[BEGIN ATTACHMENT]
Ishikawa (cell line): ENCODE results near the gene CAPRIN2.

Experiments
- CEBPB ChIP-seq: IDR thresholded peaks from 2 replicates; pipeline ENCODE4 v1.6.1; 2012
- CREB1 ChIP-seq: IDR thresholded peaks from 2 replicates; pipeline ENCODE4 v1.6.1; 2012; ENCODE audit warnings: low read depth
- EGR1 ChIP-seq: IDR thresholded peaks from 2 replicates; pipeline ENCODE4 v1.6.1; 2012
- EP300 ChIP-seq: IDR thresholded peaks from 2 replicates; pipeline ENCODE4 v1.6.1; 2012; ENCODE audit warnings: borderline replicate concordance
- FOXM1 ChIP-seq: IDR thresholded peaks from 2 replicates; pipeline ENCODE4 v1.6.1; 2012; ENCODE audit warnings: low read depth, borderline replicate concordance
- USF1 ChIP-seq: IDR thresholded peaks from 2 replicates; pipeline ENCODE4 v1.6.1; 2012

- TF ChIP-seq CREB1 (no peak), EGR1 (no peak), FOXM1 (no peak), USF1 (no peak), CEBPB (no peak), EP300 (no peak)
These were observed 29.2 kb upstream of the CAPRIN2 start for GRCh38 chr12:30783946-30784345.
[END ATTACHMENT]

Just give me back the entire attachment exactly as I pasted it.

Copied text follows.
Ishikawa (cell line): ENCODE results near the gene CAPRIN2.

Experiments
- CEBPB ChIP-seq: IDR thresholded peaks from 2 replicates; pipeline ENCODE4 v1.6.1; 2012
- CREB1 ChIP-seq: IDR thresholded peaks from 2 replicates; pipeline ENCODE4 v1.6.1; 2012; ENCODE audit warnings: low read depth
- EGR1 ChIP-seq: IDR thresholded peaks from 2 replicates; pipeline ENCODE4 v1.6.1; 2012
- EP300 ChIP-seq: IDR thresholded peaks from 2 replicates; pipeline ENCODE4 v1.6.1; 2012; ENCODE audit warnings: borderline replicate concordance
- FOXM1 ChIP-seq: IDR thresholded peaks from 2 replicates; pipeline ENCODE4 v1.6.1; 2012; ENCODE audit warnings: low read depth, borderline replicate concordance
- USF1 ChIP-seq: IDR thresholded peaks from 2 replicates; pipeline ENCODE4 v1.6.1; 2012

- TF ChIP-seq CREB1 (no peak), EGR1 (no peak), FOXM1 (no peak), USF1 (no peak), CEBPB (no peak), EP300 (no peak)
These were observed 29.2 kb upstream of the CAPRIN2 start for GRCh38 chr12:30783946-30784345.